Published: 29 Nov 2018
Organic food is big business worldwide. And Australia is no exception.
Almost half of Australia’s organic food consumers have increased the organic portion of their food budgets this year, which means organic food products are going to get more space in Australian supermarkets.
But how do consumers decide which product to pull off a shelf and drop into their trolley?
Tasmanian Institute of Agriculture (TIA) PhD candidate Maria Massey conducted an online experiment to find out.
Over 400 Australian consumers of organic food participated in simulated supermarket shopping scenarios designed by Mrs Massey.
Participants were presented with a range of options for fresh and processed foods—strawberries, tomatoes, flour, sugar, pasta sauce and chocolate. Mrs Massey analysed the impact of different factors—like brand, price, packaging and where the product was produced—on the likelihood of participants selecting a product.
Mrs Massey discovered that labelling, packaging and origin all play a role.
“Consumers of organic food are more likely to buy a product if it has a certified organic label, is locally sourced and is in sustainable packaging like paper, cardboard or glass,” Mrs Massey said.
“Out of these three factors, local origin has the biggest impact on choice.”
And while it turns out that consumers prefer and trust a certified organic label over a non-certified label, they’re not exactly sure what makes food organic.
Prior to the experiment, Mrs Massey examined thousands of consumer comments spanning 25 years on the reasons they purchase organic food.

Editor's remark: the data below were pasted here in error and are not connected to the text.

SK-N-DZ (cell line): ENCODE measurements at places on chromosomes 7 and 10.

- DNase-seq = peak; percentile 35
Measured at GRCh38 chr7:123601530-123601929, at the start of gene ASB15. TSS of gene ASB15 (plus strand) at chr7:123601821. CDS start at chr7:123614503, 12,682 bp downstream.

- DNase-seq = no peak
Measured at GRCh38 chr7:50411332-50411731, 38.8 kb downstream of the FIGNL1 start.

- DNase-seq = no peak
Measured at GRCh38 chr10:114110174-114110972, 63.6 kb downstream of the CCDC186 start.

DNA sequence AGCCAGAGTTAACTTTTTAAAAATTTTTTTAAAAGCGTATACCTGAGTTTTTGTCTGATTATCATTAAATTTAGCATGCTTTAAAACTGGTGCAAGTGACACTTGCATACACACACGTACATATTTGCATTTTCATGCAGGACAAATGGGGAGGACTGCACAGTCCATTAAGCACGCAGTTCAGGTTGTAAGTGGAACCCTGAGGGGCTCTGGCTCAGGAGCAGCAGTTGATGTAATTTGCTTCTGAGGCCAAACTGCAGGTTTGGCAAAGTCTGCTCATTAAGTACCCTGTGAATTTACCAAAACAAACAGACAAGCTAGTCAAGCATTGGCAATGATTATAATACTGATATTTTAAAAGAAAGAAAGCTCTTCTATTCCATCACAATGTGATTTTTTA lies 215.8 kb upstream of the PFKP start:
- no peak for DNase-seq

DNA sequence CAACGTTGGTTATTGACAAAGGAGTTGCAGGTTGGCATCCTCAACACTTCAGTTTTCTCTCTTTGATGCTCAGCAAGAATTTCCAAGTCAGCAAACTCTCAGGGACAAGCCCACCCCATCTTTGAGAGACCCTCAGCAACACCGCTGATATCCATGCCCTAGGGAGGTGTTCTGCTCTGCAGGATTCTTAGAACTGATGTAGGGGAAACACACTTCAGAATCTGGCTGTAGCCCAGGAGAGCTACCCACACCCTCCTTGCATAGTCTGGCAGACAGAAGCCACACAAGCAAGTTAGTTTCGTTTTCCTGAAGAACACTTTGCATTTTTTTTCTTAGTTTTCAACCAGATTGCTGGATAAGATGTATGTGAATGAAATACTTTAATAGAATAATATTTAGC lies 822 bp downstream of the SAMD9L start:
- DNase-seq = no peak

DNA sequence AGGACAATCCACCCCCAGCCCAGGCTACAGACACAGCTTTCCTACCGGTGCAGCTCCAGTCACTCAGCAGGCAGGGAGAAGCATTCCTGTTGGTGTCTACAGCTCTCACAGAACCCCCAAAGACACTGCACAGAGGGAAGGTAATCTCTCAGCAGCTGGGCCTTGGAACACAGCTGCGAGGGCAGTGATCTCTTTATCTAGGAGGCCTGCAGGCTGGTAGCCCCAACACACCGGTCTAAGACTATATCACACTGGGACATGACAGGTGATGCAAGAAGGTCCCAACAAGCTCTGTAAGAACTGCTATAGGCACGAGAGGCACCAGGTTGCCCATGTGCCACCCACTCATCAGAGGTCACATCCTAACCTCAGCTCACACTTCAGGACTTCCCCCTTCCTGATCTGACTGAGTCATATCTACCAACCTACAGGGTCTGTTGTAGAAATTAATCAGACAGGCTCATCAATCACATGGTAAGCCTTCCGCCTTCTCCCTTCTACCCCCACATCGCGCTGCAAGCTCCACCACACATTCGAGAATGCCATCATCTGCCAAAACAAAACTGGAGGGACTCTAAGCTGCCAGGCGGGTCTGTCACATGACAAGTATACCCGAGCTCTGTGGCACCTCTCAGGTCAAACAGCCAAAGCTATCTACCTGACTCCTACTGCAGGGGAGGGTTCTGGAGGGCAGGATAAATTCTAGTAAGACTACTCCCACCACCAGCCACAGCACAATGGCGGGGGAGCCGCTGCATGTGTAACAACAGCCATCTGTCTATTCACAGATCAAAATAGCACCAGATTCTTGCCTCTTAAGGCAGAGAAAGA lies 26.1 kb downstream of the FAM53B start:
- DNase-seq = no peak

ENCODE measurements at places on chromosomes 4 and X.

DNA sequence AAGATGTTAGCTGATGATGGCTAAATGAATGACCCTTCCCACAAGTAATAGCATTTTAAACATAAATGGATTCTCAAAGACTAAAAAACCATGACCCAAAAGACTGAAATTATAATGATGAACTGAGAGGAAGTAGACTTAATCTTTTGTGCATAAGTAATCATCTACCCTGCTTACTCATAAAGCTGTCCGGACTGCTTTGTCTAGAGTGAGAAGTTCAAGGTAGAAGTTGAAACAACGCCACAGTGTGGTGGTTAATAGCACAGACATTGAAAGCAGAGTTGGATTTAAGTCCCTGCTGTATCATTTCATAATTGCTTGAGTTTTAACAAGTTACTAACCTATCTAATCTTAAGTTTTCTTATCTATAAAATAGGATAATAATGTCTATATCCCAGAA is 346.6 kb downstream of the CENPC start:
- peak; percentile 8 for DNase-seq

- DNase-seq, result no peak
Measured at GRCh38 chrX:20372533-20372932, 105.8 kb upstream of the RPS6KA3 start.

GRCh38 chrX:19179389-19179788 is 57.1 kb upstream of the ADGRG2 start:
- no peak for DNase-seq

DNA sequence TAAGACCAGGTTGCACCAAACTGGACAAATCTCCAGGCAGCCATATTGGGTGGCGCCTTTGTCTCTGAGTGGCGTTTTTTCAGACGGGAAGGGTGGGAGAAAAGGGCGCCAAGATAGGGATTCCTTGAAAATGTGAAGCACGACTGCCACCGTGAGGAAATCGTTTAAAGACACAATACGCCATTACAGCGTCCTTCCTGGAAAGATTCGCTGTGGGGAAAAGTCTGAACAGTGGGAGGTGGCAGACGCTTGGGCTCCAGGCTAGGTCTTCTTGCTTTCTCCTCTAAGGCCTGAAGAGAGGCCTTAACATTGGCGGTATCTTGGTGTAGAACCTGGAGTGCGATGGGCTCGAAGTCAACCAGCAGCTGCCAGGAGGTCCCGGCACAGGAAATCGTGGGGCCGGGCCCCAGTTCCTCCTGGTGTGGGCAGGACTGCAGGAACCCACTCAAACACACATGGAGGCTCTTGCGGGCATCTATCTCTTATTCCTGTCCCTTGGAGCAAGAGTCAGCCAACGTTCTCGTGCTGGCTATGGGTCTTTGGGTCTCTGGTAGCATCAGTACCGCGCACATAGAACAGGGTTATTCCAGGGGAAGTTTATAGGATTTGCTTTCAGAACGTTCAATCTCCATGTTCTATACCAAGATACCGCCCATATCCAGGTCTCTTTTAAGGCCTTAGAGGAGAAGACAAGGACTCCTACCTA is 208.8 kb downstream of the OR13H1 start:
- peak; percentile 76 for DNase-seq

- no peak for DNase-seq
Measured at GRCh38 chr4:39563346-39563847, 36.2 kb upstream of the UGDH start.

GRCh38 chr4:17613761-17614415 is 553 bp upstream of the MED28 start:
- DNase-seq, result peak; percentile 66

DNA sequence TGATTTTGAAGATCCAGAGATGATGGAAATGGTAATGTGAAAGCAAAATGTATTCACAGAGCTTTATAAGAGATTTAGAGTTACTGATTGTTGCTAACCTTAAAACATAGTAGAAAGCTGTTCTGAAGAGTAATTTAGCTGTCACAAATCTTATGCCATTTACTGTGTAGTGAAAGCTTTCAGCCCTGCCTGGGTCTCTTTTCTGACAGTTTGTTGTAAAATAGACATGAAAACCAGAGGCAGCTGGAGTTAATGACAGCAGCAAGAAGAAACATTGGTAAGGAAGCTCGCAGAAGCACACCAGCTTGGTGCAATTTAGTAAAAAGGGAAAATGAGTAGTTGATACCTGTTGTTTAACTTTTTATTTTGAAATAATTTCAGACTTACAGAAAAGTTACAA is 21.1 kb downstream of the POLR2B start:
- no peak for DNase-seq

“People buy organic food based on perceived benefits to health and the environment, but people are not clear what defines a product as ‘organic’,” Mrs Massey said.
“Globally, we don’t have a single definition of ‘organic’ food. The definition is internationally inconsistent across national standards and certification authorities.
“There is a gap between policy maker’s organic food definitions and the public’s perception.”
This is an important finding for the Australian organics market, which has grown by almost 88 per cent since 2012.
There are currently five organic certification bodies in Australia, which are all regulated by the Australian Government.
“If the Australian organic food industry better communicates what ‘organic’ means, shoppers will be empowered to make more informed purchases,” Mrs Massey said.
“The demand is there, industry just needs to plug the information gap.”
Mrs Massey’s research project is one of ten PhD projects of the Australian Research Council (ARC) Training Centre for Innovative Horticultural Products, located at TIA.
Mrs Massey will submit her PhD thesis at the end of this year. She has already published a paper that outlines why consumers purchase organic food and two more are underway.
This article appeared in The Examiner and The Advocate on 29 November 2018.